Why haul yourself out in the middle of Winter for a 9.30pm show that only runs 30 minutes? Because it’s fun! That why. You’ve done sillier things for entertainment so make a night of it and head to Brevity Theatre Company’s current production, BEING NORWEGIAN, at the Old Fitzroy theatre.
In this late night offering, security guard Sean finds himself alone with the young and vibrant Lisa in his new, as yet unpacked , flat. He is unsure, twitchy and nervous and she is flighty, sexually aggressive and …well… Norwegian. Perhaps he is latently Norwegian too. I certainly felt distinctly Nordic by the time I left the theatre. Continue reading Being Norwegian @ The Old Fitzroy Theatre→
I loved this show. One of my favourites this year so far, in fact. But there is a secret to enjoying it. Luckily I had a crony with me who had seen it earlier in the week and he let me in on the trick just as I will clue you in. It’s a brilliant script but you have to buy into the story, the characters and the style… immediately. From the first umbrella ballet to when the rain stops falling. Do this and you will take it away with you. Myself, I haven’t been able to stop thinking about it.
The story revolves around a series of characters who are obviously from different time periods and who must be somehow connected to Gabriel York who we meet in the first monologue. Gabriel left his wife and son many years ago. “The boy had a better chance without me.” He has just been contacted by Andrew who wants answers from his abandoning father. Continue reading When The Rain Stops Falling @ The New→
WOLF LULLABY by Hillary Bell considers the themes of parental guilt and responsibility and the nature of evil in children.
In this powerful and emotional play there are no winners, just hard choices each with its own dire consequences.
The play opens in a small Tasmanian country town where nine year old Lizzie’s parents, Warren and Angela, are preparing Christmas celebrations. Lizzie is arrested for shoplifting, later a little child is murdered and suspicion falls on her. Continue reading Wolf Lullaby→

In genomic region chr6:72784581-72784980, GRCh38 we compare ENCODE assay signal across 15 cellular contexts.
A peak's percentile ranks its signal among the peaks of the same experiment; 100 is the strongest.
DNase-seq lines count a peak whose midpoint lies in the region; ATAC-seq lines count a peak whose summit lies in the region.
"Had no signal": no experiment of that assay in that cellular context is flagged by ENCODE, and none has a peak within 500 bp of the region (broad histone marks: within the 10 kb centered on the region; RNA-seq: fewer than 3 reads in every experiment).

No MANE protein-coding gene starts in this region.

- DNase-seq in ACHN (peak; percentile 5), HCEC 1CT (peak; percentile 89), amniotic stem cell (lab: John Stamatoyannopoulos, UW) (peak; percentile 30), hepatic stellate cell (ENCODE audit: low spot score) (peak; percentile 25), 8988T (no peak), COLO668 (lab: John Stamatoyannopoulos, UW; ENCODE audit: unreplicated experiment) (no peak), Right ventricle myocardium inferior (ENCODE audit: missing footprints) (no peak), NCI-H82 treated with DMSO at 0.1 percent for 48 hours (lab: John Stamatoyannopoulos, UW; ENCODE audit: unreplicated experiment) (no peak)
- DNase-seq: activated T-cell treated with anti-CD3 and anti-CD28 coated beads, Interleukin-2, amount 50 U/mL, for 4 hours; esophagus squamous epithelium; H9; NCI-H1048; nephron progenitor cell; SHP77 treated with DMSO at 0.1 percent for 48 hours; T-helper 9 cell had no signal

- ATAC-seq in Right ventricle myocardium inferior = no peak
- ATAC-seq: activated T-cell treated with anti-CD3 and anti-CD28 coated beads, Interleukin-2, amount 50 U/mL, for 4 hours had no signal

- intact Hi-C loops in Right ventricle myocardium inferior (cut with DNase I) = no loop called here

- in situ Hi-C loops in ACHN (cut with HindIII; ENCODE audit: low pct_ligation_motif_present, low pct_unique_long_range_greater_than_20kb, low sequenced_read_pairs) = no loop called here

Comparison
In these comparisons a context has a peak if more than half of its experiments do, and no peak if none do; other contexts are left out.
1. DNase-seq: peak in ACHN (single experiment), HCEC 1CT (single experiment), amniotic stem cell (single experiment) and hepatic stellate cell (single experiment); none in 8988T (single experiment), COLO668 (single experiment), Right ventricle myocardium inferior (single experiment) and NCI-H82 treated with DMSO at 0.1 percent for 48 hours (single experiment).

Forget the lock outs and the last drinks policy plaguing Kings Cross pubs and focus on the comedy that’s on offer at the Kings Cross Hotel’s level 4 Bordello Theatre.
HEAVEN HELP US is a cheeky cherubic chutzpah of a play that pits the pit dweller Lucifer against God Almighty over the soul of a lawyer called Allcock.
Apparently, after the success of the Resurrection, God and his son took off for a little celebratory R&R. For two thousand years they’ve been painting the planet red, though I doubt they spent any time hanging round The Cross. Like Scott and Zelda’s wild New Year’s Eve parties, they’ve only just got back to find that Earth has gone to hell in a hand job.
God wants to smite but Archangel Michael, recent recipient of a gender reassignment and calling herself Michaela, pleas with the Big Cheese to allow her to fall to earth on a mission of redemption to tease the philanthropist out of the philanderer, the aptly named Allcock.
Writer Keith Bosler has scripted a light, tight and clever play with a number of zinger lines, battle of the sexes truisms, and a liberal dose of cultural iconoclasm- although I detected a confusion between the Virgin Birth and The Immaculate Conception. A canon quibble.
Bosler directs an energetic and focused cast who work as well-oiled ensemble.
Orleena Steel-Prior as Michaela presents a neo Raphaelite angelical quality, possessed of a flinty feminism but coated with caring and nurturing.
Lyn Pierse is an exuberant and effervescent God somewhat exasperated by his creations, both terrestrial and extra, but benevolent and forgiving, as I’m sure, HE, SHE or IT would be.
David Woodland exudes a sleazy charm as the prince of pandemonium, black leather clad and hairy chested hubris, a slinking, strutting Satan who marvels in mischief. There’s a nice detail in his devil.
As his hellish hench wench, Naamah, Emma Galliano oozes the sultry succubus style the role demands.
Tai Scrivener tackles the louche lawyer, Allcock with alpha male swagger and tectonic testosterone shifts between heart and hard-on, the archetypal pants man whose sense of masculinity has his penis by the balls.
Rounding out the cast is Nick Radinoff as Jarrod, protégé of Allcock but complicit in his manipulation by the Triple Sixer.
This Global Gherkin Production is a fun Fatwa free frolic that restores faith in pub theatre.
HEAVEN HELP US is playing the Bordello Theatre, Level 4, Kings Cross Hotel- Wednesdays to Fridays at 7.30pm and Saturdays and Sundays at 3pm until the 29th March.
This production of David Davalos’s WITTENBERG is a fast-paced, witty triumph of a play in which the views of an unformed young Hamlet (Alexander Butt) are bounced around between the worldly John Faustus (David Woodland) and the earnest Martin Luther (Nick Curnow). No surprise then that Hamlet spends much of the play in his tennis togs and in one high-energy scene imaginary tennis balls are volleyed at him thick and fast.